Vehement denials by the Islamist group of any firefight have fallen on sceptical ears, especially after they kept the death of longtime chief Mullah Omar secret for two years.
    
Speculation about Mansour's fate reached a fever pitch after unconfirmed media reports on Friday claimed that he had died, even as the group vowed to release an audio message from the leader to prove otherwise.
    
Taliban spokesman Zabihullah Mujahid acknowledged it would take some time to provide evidence that Mansour was still alive. "Our supreme leader is in a far away place where only a few trusted commanders can reach him," Mujahid said.
    
"We are trying to get an audio message from him soon." The militant movement, which saw its first formal split last month, has appeared anxious to quell speculation about Mansour's fate.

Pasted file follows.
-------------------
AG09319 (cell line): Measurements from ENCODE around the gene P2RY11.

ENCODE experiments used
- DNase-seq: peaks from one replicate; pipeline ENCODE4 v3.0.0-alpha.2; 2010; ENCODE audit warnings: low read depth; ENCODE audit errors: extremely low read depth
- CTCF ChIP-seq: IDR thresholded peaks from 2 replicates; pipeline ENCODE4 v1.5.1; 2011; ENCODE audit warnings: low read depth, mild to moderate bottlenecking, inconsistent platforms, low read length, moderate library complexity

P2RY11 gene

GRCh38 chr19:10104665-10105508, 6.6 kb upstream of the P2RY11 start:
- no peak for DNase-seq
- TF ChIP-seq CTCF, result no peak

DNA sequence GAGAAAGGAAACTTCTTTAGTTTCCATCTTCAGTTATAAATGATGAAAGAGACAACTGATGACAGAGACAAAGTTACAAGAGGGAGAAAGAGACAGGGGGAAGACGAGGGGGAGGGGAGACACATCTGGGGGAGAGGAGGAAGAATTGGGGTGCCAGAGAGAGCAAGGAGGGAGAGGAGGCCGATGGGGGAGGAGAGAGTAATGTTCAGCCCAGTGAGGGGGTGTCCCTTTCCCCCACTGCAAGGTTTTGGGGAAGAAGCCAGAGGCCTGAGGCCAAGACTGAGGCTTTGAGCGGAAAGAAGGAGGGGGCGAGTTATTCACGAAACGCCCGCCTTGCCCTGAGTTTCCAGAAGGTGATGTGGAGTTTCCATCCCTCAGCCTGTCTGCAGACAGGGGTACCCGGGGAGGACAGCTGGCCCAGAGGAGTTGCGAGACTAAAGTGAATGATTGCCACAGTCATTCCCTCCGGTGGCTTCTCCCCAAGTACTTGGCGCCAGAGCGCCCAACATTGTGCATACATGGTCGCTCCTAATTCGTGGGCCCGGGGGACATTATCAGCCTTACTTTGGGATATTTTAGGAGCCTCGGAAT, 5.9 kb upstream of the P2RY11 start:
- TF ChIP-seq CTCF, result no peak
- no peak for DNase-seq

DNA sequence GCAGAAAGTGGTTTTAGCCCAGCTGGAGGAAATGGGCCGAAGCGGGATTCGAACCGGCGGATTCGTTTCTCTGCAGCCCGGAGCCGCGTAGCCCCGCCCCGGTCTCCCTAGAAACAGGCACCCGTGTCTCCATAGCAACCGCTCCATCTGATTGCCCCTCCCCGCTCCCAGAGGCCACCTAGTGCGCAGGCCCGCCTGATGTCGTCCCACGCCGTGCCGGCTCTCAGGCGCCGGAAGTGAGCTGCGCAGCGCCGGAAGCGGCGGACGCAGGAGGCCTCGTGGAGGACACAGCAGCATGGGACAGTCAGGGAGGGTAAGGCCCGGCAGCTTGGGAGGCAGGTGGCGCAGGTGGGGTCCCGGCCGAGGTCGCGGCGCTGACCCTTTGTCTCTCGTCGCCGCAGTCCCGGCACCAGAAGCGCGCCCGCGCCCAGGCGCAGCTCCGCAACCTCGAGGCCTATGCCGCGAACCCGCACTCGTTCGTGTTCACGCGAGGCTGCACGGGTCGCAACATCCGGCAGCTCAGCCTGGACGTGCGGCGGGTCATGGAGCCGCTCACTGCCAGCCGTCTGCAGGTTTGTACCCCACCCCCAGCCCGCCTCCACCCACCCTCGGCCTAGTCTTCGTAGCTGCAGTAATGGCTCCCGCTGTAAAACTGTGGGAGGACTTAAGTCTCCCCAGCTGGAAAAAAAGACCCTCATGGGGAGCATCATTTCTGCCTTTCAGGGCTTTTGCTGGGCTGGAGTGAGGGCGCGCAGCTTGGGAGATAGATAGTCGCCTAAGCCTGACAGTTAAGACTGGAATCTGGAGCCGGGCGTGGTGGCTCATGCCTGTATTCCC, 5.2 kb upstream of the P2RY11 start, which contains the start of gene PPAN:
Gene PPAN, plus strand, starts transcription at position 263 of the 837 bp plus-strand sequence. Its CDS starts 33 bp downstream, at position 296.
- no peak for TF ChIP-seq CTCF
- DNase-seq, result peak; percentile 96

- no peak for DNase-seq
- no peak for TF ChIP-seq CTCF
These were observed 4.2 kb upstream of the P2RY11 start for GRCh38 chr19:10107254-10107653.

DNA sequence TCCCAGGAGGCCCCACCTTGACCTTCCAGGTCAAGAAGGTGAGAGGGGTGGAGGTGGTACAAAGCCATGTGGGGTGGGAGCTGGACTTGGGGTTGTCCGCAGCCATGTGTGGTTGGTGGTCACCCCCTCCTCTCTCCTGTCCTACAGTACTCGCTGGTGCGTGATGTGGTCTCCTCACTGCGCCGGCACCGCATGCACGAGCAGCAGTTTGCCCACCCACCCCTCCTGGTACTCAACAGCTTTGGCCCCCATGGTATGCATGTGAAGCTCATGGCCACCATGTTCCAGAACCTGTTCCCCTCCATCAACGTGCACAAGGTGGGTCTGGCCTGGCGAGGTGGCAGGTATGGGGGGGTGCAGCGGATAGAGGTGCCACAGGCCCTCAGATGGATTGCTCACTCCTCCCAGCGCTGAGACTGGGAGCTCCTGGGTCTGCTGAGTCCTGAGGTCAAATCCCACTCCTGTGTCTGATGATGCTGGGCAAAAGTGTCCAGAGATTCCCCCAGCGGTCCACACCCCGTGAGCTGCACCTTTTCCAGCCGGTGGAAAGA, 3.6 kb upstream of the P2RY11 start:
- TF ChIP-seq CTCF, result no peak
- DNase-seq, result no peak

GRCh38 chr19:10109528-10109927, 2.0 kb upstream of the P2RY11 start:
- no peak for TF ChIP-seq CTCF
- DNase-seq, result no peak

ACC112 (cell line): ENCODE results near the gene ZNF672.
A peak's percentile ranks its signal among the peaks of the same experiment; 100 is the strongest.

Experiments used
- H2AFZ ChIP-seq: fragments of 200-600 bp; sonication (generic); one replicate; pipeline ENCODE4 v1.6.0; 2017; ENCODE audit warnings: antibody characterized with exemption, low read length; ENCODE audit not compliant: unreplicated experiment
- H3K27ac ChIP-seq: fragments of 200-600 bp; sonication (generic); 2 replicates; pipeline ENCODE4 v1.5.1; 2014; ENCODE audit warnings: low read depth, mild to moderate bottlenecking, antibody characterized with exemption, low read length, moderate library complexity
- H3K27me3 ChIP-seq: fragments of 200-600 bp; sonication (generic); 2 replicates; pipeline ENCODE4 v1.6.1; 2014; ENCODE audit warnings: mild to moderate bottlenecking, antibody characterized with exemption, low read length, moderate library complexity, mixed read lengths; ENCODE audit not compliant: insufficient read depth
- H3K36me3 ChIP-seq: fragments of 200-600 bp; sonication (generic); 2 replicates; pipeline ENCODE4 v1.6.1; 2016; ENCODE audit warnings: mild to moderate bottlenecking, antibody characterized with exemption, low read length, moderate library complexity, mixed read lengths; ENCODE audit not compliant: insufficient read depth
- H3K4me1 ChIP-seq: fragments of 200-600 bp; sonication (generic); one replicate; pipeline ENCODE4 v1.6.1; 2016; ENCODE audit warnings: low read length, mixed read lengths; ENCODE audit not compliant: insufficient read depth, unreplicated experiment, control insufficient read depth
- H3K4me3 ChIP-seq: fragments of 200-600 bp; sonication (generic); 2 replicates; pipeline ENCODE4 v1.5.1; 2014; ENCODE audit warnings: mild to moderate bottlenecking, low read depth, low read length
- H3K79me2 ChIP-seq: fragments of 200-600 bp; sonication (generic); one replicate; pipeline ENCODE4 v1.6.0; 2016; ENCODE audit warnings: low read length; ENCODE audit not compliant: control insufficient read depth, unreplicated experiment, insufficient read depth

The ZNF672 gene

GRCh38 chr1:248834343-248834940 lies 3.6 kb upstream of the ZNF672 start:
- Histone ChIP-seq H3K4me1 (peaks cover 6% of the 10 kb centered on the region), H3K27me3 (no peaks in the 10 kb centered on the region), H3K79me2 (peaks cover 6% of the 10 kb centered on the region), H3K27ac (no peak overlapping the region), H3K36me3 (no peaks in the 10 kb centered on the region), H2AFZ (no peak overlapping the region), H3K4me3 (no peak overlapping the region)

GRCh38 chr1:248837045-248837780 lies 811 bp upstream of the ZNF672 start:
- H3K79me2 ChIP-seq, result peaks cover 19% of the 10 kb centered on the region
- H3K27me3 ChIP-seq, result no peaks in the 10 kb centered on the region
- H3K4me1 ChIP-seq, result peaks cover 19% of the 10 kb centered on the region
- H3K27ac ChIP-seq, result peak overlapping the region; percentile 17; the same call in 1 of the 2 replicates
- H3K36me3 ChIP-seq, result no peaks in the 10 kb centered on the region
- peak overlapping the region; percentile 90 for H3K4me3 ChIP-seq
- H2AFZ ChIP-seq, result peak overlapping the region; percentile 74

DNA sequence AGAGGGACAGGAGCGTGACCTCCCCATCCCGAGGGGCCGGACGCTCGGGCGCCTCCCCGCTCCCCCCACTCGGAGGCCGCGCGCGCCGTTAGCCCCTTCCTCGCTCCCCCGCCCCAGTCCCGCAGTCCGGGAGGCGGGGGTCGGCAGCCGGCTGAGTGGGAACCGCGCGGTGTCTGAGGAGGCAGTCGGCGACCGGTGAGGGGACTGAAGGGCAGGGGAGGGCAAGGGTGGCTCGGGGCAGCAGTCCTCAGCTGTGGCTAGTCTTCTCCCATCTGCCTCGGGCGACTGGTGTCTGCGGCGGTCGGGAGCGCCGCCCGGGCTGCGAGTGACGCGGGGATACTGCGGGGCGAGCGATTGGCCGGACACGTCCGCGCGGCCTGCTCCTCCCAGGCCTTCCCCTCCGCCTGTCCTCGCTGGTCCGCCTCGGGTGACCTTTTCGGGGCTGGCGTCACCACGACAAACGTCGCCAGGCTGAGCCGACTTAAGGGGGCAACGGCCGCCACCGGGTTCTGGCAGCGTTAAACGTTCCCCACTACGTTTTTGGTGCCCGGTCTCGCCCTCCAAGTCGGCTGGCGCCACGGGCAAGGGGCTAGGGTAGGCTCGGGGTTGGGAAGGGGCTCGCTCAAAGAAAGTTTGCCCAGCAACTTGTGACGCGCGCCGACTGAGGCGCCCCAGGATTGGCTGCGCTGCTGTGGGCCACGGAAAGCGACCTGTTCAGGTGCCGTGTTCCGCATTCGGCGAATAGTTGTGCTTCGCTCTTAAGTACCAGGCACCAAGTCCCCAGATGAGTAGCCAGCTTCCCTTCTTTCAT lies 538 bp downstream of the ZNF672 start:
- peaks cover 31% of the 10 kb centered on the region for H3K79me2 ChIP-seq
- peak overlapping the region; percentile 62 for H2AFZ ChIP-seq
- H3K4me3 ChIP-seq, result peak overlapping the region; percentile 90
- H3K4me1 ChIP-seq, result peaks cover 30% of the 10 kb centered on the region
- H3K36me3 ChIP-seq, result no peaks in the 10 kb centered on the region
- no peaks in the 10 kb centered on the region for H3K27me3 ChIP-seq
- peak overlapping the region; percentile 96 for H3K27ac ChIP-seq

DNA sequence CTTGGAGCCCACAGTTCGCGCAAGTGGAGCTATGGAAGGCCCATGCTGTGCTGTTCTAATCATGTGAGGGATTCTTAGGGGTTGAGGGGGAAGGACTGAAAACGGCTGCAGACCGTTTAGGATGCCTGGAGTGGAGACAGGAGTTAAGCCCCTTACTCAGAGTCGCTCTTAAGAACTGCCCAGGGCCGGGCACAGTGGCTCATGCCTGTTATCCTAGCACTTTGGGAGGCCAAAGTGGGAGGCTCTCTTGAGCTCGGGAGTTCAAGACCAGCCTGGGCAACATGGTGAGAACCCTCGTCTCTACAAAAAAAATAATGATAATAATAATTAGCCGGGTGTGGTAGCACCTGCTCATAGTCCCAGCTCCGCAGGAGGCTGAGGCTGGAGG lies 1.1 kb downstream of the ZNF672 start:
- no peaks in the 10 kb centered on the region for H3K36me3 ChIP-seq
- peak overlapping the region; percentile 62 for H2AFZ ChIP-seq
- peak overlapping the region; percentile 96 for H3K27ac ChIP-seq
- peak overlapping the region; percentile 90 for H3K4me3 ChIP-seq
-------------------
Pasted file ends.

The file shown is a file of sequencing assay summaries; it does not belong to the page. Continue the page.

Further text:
Mansour was appointed leader four months ago in an acrimonious leadership transition and his death, if confirmed, could intensify the power struggle within the fractious group.
    
"The Taliban is suffering from a credibility crisis after they admitted to hiding Omar's death for years," Kabul-based military analyst Jawed Kohistani cited. "But they will do everything in their power to conceal Mansour's injury or death, which could provoke fresh infighting within the group or lead to further fragmentation." Mansour was declared Taliban leader on July 31 after the insurgents confirmed the death of Omar, who led the Islamist movement for about two decades.

 

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